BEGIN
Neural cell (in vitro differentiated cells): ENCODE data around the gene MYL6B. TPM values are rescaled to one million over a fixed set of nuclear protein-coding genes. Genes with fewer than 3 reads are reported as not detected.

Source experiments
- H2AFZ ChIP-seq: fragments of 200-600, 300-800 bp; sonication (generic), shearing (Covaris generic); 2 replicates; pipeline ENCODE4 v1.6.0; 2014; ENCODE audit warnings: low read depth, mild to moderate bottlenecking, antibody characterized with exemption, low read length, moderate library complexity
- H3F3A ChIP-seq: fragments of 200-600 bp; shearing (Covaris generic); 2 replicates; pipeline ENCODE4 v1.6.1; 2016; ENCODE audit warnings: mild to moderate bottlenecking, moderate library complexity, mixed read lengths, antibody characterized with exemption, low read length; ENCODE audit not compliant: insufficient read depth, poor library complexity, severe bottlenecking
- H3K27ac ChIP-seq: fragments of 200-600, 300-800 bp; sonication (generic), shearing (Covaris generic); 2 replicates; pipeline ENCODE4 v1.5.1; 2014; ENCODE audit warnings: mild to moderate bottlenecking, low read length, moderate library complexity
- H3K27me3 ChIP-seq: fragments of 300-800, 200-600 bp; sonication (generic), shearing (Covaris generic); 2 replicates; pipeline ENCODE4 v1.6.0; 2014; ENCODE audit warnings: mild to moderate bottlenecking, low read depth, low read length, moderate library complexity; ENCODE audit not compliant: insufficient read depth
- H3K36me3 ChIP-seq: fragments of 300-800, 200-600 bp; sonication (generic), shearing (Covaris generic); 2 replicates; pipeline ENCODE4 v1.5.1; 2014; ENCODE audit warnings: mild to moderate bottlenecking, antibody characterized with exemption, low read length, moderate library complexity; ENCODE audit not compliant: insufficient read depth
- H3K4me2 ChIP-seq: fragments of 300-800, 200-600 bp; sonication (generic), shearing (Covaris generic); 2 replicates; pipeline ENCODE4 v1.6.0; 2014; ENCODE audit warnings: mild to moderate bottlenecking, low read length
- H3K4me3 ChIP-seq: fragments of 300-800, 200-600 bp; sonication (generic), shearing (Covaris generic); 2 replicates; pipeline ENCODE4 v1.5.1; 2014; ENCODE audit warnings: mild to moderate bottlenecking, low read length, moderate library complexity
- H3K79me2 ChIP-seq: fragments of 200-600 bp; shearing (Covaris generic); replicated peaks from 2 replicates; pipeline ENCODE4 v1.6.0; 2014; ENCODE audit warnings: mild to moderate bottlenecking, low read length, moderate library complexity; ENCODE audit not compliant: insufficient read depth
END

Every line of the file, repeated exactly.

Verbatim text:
Neural cell (in vitro differentiated cells): ENCODE data around the gene MYL6B. TPM values are rescaled to one million over a fixed set of nuclear protein-coding genes. Genes with fewer than 3 reads are reported as not detected.

Source experiments
- H2AFZ ChIP-seq: fragments of 200-600, 300-800 bp; sonication (generic), shearing (Covaris generic); 2 replicates; pipeline ENCODE4 v1.6.0; 2014; ENCODE audit warnings: low read depth, mild to moderate bottlenecking, antibody characterized with exemption, low read length, moderate library complexity
- H3F3A ChIP-seq: fragments of 200-600 bp; shearing (Covaris generic); 2 replicates; pipeline ENCODE4 v1.6.1; 2016; ENCODE audit warnings: mild to moderate bottlenecking, moderate library complexity, mixed read lengths, antibody characterized with exemption, low read length; ENCODE audit not compliant: insufficient read depth, poor library complexity, severe bottlenecking
- H3K27ac ChIP-seq: fragments of 200-600, 300-800 bp; sonication (generic), shearing (Covaris generic); 2 replicates; pipeline ENCODE4 v1.5.1; 2014; ENCODE audit warnings: mild to moderate bottlenecking, low read length, moderate library complexity
- H3K27me3 ChIP-seq: fragments of 300-800, 200-600 bp; sonication (generic), shearing (Covaris generic); 2 replicates; pipeline ENCODE4 v1.6.0; 2014; ENCODE audit warnings: mild to moderate bottlenecking, low read depth, low read length, moderate library complexity; ENCODE audit not compliant: insufficient read depth
- H3K36me3 ChIP-seq: fragments of 300-800, 200-600 bp; sonication (generic), shearing (Covaris generic); 2 replicates; pipeline ENCODE4 v1.5.1; 2014; ENCODE audit warnings: mild to moderate bottlenecking, antibody characterized with exemption, low read length, moderate library complexity; ENCODE audit not compliant: insufficient read depth
- H3K4me2 ChIP-seq: fragments of 300-800, 200-600 bp; sonication (generic), shearing (Covaris generic); 2 replicates; pipeline ENCODE4 v1.6.0; 2014; ENCODE audit warnings: mild to moderate bottlenecking, low read length
- H3K4me3 ChIP-seq: fragments of 300-800, 200-600 bp; sonication (generic), shearing (Covaris generic); 2 replicates; pipeline ENCODE4 v1.5.1; 2014; ENCODE audit warnings: mild to moderate bottlenecking, low read length, moderate library complexity
- H3K79me2 ChIP-seq: fragments of 200-600 bp; shearing (Covaris generic); replicated peaks from 2 replicates; pipeline ENCODE4 v1.6.0; 2014; ENCODE audit warnings: mild to moderate bottlenecking, low read length, moderate library complexity; ENCODE audit not compliant: insufficient read depth